Half a billion dollars. Think of that.
Most of us working folks have a tough time wrapping our brains and arms around the thought of a million. We've all done the mental massage where we think what we'd do if we won the lottery - and planned out how we would spend one million dollars.
Half a billion is five hundred million - or five hundred thousand thousand dollars. Whoa. Well buckle your seatbelts and hold on to your wallet, because that figure is being offered - with a straight face - as the potential cost to solve the wastewater issues in Falmouth.
This sweeping and unprecedented project is still in the planning stages, but make no mistake: it has already developed a life of its own and is on the fast track to legitimacy and financial commitment the likes of which this town has never imagined.
Half a billion dollars. Think of it this way: that equates to $14,285 for each and every resident of Falmouth.
That is not to say that dealing with our wastewater issues is not an important priority - it is - but the necessity has far outpaced the affordability and sometime soon, the bill will come due and many taxpayers will be asking why they were not briefed on this massive public works endeavor.
Taxpayers pay heed: Your chance is now to have your voice heard while the Comprehensive Wastewater Management Plan is being developed. This effort cannot be a needs-only driven issue - the costs must drive some of the dialogue - and we cannot be forced into a corner where we are told that "they" already decided it is a necessity. We - the column writers, firefighters, and tree climbers - are the "they" and we must be consulted before the GDP of Grenada is spent in Falmouth.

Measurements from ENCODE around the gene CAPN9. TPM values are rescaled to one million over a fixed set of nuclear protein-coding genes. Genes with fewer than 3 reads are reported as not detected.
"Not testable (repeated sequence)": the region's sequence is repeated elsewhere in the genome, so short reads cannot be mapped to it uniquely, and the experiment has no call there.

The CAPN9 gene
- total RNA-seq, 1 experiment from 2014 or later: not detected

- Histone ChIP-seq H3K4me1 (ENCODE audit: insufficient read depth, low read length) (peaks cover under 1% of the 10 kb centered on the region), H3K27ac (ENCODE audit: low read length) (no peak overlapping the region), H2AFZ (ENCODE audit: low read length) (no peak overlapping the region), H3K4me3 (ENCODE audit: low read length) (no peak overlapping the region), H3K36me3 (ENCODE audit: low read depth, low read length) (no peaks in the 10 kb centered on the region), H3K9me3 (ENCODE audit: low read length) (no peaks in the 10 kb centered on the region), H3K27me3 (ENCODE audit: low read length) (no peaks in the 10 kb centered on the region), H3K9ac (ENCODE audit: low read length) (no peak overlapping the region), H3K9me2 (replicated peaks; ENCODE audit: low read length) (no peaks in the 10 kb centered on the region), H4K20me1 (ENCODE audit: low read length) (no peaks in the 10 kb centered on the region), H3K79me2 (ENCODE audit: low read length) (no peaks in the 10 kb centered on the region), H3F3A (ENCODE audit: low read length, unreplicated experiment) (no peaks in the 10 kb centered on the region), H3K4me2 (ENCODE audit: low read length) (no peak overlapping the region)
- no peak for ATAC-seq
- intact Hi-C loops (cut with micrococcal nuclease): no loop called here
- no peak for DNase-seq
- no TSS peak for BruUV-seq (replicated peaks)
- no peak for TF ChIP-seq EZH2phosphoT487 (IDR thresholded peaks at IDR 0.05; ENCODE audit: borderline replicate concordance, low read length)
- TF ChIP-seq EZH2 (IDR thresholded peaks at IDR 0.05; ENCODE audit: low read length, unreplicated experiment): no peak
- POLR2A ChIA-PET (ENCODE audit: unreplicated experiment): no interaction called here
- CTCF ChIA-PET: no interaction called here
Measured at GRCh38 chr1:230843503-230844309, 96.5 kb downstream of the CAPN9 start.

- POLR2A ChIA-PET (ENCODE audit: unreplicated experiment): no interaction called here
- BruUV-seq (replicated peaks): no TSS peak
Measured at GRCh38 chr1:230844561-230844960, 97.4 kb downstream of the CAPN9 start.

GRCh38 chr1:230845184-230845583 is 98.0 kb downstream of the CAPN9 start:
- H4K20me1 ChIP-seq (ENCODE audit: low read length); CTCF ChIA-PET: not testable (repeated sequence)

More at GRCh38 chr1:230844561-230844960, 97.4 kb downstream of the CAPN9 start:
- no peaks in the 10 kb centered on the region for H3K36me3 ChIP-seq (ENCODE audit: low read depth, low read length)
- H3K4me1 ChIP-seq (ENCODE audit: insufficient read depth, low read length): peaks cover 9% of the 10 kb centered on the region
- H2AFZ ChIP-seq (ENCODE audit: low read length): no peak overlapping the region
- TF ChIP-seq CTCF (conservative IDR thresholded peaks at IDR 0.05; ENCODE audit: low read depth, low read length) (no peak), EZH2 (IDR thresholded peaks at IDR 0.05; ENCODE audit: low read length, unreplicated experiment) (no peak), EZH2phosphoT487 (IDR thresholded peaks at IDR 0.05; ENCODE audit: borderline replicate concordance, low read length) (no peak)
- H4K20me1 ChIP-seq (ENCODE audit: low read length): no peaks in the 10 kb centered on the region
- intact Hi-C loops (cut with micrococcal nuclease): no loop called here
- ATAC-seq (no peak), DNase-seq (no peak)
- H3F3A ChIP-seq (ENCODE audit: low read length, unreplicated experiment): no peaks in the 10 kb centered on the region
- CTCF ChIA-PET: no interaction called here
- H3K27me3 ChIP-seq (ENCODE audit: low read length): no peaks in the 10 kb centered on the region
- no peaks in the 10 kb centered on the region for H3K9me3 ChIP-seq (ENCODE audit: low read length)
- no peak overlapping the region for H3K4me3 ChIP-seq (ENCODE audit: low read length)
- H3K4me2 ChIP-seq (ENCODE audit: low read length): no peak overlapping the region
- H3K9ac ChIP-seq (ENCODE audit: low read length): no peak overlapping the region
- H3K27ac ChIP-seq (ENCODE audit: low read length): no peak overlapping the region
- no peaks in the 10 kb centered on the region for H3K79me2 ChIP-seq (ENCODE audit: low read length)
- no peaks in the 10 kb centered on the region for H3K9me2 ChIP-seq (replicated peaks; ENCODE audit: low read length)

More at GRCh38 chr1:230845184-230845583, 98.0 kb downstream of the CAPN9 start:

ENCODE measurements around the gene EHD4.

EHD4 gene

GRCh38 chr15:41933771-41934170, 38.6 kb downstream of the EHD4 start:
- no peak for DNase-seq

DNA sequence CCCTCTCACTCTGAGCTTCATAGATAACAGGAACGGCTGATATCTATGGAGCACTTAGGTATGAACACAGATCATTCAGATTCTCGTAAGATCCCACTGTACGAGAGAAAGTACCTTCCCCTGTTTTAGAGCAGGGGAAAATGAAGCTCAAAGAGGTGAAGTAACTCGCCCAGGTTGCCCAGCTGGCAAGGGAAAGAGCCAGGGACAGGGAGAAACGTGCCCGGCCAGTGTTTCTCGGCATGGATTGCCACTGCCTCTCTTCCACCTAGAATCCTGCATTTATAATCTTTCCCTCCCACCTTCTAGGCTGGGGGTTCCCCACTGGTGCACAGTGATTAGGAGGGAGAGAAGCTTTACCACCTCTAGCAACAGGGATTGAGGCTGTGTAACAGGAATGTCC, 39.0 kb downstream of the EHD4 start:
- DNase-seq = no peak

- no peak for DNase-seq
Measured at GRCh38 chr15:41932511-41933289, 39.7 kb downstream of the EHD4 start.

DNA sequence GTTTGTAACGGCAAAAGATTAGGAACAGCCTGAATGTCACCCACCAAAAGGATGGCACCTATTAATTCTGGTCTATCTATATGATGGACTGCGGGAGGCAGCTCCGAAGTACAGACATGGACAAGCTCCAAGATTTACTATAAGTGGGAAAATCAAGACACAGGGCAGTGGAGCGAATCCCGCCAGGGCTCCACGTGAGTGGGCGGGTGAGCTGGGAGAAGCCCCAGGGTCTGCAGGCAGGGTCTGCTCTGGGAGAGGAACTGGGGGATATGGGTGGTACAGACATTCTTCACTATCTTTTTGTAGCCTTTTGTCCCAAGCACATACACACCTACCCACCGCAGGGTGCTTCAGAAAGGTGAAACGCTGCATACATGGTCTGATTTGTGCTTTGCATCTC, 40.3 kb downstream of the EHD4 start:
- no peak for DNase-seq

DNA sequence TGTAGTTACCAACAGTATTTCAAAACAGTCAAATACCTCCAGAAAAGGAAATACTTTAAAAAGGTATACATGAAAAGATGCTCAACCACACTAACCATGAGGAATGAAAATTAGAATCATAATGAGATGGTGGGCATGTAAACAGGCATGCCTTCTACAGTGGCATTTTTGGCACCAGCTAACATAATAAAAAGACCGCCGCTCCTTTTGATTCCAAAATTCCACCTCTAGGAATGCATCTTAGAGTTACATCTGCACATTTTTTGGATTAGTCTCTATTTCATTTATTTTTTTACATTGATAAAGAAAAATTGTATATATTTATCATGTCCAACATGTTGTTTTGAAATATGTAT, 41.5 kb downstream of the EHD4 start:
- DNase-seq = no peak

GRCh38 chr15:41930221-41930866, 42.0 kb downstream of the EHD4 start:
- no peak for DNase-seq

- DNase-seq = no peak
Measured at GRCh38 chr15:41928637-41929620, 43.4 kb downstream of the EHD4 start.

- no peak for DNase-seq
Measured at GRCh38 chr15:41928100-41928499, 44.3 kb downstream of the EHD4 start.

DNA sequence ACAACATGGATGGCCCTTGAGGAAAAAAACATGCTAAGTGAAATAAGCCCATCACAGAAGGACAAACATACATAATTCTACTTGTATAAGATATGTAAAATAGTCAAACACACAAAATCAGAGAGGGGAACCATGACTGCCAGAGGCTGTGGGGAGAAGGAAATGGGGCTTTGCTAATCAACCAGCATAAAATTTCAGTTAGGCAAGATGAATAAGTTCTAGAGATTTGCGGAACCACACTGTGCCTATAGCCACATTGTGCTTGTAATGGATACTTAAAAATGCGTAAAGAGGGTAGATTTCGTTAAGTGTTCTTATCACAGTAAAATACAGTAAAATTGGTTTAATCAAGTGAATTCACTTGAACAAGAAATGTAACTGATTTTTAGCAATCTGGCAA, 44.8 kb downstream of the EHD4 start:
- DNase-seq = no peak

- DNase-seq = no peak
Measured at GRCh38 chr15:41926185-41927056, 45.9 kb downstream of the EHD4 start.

Town Manager Bob Whritenour was recently said, "This is the most substantial commitment residents have ever made to a community project." That sounds like a nice sound bite, but I don't remember the citizens making any commitment yet.
Yes, the issue has been discussed and debated at selectmen's meetings and town meeting. Yes, the community has taken on wastewater management and nitrogen mitigation as an important issue, and yes, Falmouth has always been a leader in addressing environmental issues in the region. But, no, the taxpayers have not yet said yes to a half-billion dollar sewer project and the associated engineering, design, and construction impacts. And no one - from selectmen to DPW officials to environmental activists - should consider this project a given until the people have spoken with their votes and their wallets.
This initiative makes the high school construction project look like the little red schoolhouse. Former selectman and DPW Director Nate Ellis used to say that as long as there is a breath left in any taxpayer, no decision of the town is final. We've got to breathe all over this one.
I've seen this happen before. An idea with merit is discussed at a selectmen's meeting and all agree it is a good idea, and that a committee should take a closer look. Soon enough, that "take a closer look" is given a dash of committee input, a sprinkle of knowledge, and a heap of good will and has blossomed into a hearty mandate with nary a second look and the idea is driving itself straight to town meeting and the ballot box.
Before this issue drives itself anywhere, there are half a billion reasons why the brakes should be put on and some frank talk about needs vs. dollars should occur.